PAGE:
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Framebridge CEO Susan Tynan explains why it’s okay to be analog in a digital world

On this episode of Recode Decode, Tynan talks about overcoming investors’ skepticism in order to start her online framing company.

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Framebridge CEO Susan Tynan
Framebridge CEO Susan Tynan
Rick Smolan

On the latest episode of Recode Decode with Kara Swisher, Framebridge CEO Susan Tynan joined Kara in Washington, D.C., to talk about the challenges of starting an online framing company, being a startup in the era of Big Tech and how the D.C.-based company is thinking about Amazon’s planned construction of a new office nearby.

You can listen to Recode Decode wherever you get your podcasts, including Apple Podcasts, Spotify, Google Podcasts, Pocket Casts and Overcast.

Below, we’ve shared a lightly edited full transcript of Kara’s conversation with Susan.

Hi, I’m Kara Swisher, editor at large of Recode. You may know me as someone whose house is decorated with framed printouts of Twitter arguments, but in my spare time I talk tech and you’re listening to Recode Decode from the Vox Media Podcast Network.

Today in the red chair is Susan Tynan, the founder and CEO of Framebridge. Before starting the company in 2014, she worked at LivingSocial — we’ll talk about that — and the Obama White House. That’s quite a resume, Susan. Welcome to Recode Decode.

Thanks. I’m excited to be here.

There’s so much to talk about. Unfortunately, you got me on a bad day. It’s the Facebook disaster day, which is yesterday and the day before, but it was a pretty bad story in the New York Times.

We’re gonna talk about that, being a CEO and tech responsibility, but let’s talk a little bit about you, yourself, and how you started Framebridge.

There’s not many startups started by women. We’ll talk about that issue and why. I know, I’m sorry, you’re gonna have to carry water for all women, but there we have it because tech is such a non-diverse place.

Let’s start with your background. It’s a really interesting background. You were at LivingSocial. Who was the CEO? What’s his name?

Tim O’Shaughnessy.

Tim O’Shaughnessy.


That’s right. I remember, it was back in the day, it was a big deal. It was that and Groupon and everything else. Tell me about your background. Go through it for us.

Sure. Before that I had been a management consultant, and then found my way really into consumer tech, sort of fintech before fintech.

You worked for Boston Consulting or something like that?


Accenture, whatever. Same one.

Exactly. But actually wound up doing a big project for the Postal Service in which I find myself back in a warehouse. But then sort of meandered through a few different consumer tech jobs and grew to love it. Loved the consumer orientation and the speed. Certainly, that was what I loved most about LivingSocial. I was actually in the Obama White House when friends from a previous job started LivingSocial.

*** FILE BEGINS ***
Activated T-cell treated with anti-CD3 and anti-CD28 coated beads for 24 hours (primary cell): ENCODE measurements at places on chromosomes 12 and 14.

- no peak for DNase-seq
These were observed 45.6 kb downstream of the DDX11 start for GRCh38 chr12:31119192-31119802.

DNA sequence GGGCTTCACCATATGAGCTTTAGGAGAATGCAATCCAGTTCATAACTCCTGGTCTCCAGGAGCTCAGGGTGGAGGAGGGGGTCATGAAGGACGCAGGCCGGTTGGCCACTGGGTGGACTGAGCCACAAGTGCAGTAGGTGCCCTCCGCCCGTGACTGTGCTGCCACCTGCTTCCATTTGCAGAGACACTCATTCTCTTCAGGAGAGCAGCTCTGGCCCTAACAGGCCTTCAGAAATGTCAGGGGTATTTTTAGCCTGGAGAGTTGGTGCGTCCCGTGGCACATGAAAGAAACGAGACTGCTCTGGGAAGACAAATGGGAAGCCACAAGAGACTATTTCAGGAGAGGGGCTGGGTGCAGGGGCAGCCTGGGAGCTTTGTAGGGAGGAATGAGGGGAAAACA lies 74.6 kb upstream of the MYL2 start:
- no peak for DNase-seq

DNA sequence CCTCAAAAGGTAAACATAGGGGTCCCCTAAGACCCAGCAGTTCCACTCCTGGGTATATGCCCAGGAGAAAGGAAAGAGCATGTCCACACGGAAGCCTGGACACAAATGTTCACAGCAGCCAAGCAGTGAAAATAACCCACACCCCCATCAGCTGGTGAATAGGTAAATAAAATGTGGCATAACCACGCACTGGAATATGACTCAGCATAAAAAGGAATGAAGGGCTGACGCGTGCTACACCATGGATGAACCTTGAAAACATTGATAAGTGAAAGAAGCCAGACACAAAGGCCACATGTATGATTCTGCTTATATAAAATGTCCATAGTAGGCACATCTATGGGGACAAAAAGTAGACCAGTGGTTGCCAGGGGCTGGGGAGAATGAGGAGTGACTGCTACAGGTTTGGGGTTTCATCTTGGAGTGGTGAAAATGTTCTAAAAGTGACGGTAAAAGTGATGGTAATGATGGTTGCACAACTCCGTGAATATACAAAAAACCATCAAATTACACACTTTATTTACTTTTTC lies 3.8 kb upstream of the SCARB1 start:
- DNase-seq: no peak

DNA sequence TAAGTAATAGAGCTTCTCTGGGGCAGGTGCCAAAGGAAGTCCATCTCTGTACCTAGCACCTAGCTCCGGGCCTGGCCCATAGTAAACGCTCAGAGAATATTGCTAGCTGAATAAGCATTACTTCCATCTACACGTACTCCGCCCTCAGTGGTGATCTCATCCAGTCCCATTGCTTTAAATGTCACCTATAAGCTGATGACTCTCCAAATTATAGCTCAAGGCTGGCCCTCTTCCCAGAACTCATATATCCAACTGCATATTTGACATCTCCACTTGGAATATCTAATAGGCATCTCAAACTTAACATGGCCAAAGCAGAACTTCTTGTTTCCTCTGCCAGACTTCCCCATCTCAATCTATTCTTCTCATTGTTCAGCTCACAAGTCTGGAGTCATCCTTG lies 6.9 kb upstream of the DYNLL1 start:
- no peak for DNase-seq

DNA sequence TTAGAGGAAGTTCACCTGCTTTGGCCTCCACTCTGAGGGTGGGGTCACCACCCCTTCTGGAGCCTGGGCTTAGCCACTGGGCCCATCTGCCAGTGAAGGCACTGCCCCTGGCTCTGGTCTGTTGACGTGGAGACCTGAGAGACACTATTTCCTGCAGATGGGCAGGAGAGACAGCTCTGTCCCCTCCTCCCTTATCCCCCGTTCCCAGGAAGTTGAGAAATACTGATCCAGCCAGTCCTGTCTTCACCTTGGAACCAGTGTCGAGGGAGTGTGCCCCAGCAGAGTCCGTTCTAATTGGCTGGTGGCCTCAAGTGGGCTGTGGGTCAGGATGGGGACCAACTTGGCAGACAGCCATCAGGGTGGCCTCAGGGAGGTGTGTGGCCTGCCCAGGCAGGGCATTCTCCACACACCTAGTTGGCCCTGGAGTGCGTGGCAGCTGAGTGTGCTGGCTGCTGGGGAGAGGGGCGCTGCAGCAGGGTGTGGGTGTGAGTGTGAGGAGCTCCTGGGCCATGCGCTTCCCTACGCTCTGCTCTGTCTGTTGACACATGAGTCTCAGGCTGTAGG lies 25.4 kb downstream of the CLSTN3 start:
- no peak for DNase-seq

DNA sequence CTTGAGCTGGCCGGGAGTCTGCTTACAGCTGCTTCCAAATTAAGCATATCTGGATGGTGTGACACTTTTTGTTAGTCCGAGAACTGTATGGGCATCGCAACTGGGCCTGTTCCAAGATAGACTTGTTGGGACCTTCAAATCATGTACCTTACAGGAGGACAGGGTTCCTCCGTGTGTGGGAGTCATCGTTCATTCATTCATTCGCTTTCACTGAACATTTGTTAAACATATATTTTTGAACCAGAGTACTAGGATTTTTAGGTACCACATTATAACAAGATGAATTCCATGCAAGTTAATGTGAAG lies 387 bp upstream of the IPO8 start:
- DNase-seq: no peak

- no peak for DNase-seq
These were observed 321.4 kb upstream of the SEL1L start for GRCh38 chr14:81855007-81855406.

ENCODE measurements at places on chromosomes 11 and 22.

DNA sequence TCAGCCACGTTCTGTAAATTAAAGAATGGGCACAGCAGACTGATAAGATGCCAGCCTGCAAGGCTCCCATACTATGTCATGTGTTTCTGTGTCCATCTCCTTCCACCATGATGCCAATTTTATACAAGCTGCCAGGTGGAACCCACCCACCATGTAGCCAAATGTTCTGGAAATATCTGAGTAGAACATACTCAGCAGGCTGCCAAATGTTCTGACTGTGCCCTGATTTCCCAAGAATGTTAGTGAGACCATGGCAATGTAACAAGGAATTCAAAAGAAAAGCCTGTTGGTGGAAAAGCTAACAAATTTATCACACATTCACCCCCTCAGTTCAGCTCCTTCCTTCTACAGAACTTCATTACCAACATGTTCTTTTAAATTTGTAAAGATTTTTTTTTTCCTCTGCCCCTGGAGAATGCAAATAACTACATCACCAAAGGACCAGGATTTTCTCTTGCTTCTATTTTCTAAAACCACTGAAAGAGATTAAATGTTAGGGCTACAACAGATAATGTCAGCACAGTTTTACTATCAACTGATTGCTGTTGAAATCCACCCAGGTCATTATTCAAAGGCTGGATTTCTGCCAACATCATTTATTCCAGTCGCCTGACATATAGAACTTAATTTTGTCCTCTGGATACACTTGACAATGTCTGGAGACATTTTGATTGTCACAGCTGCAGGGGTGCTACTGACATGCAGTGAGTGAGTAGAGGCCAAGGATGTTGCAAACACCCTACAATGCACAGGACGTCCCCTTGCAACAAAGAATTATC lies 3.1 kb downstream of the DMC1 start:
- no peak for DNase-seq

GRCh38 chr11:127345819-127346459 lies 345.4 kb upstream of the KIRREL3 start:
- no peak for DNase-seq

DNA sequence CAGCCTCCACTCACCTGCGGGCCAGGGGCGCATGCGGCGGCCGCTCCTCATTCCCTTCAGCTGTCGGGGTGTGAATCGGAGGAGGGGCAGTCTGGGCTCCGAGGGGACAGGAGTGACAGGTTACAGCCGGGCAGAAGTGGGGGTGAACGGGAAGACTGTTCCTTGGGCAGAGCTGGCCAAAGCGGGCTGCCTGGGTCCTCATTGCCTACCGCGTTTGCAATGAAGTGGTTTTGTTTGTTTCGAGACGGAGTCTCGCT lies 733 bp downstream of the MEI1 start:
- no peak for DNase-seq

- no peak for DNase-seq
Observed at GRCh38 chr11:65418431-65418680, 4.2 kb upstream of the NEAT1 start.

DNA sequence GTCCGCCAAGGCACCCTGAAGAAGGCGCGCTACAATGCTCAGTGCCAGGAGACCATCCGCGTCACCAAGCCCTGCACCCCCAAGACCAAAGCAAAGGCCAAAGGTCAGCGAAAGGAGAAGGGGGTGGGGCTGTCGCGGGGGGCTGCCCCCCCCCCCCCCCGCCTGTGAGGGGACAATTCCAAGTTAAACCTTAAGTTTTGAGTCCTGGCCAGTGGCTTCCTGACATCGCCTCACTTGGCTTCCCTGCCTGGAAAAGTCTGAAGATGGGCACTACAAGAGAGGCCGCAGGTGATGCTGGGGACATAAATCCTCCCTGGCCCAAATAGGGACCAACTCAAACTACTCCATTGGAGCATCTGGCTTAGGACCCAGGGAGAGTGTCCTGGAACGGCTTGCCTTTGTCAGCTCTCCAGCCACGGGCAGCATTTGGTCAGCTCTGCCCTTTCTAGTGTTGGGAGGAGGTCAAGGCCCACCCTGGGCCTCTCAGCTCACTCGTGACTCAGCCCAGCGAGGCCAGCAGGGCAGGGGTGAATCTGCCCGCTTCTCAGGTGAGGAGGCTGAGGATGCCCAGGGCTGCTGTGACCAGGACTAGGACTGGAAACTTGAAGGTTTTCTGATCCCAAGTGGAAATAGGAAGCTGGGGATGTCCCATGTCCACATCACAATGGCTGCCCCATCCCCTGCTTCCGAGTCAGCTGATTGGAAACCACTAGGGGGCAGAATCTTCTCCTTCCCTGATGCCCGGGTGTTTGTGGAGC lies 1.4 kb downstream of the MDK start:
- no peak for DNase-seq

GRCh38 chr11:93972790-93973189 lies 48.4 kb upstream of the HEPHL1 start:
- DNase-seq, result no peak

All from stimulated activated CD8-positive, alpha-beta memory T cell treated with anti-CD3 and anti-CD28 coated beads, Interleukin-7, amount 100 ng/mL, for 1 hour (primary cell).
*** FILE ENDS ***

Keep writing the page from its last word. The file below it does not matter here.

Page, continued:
Right, and they brought it to Washington?

Yeah, it was in Washington and I watched it and it was the most exciting thing in Washington since probably AOL.

Yeah, right, exactly, and sort of went that way too. But all right, you went there. What were you doing in the Obama White House?

I worked in the budget office and I had a role that was really to solve management issues that could become political issues. It wasn’t a policy job. It was truly things like response to the oil spill, response to GI bill delays. The current administration’s still dealing with that right now.

Like you would look at it and say what?

Let’s look at the data, let’s figure out what’s happening and make recommendations, and then also have the fun of being able to say you’re calling from the White House.

Is that fun?


It is?

What a privilege.

What happened exactly? They go, “Oh!”

People responded quickly.

They do?


What do you think now? I’m not going to ask your political opinion.

I definitely was amazed at the caliber of the people. Truly, the smartest people in every field rushed in to the first administration, to Obama’s first. It was an awe to be around these people and I just feel sad about that.

Right, okay. You did that and then you decided to go off to do a startup?

Yeah, ‘cause I saw them building it and it looked like so much fun and yes.

How did you get hooked up with them?

I knew them from a previous startup. I was watching them and was sort of almost waiting to be called, maybe too prideful to say I’d love to join. Someone called me and said, “We’re gonna start a sort of new business line, wanna join?”

What did you do there?

I started new deal categories, so home services, family-friendly deals, and then ultimately what is now Groupon’s main business, Groupon Goods, selling products.

Selling products itself, which LivingSocial did. Can we talk about what happened to that business? ‘Cause it was hot, hot, hot and then both of them went under. Groupon was bigger.

It required two sides to work and when it worked, that cycle was really supportive of one another. If merchants got good customers, then good merchants would do deals and customers would open those emails.

When it started, I think merchants started saying, “We’re not getting good customers. We’re just giving away the store.” Then, premiere vendors didn’t wanna be in emails, and then emails ... And then also, worse, how do you make more money in that business? We had to put more and more deals in the emails and then just for the customer, it became less and less interesting. It just sort of unraveled pretty quickly.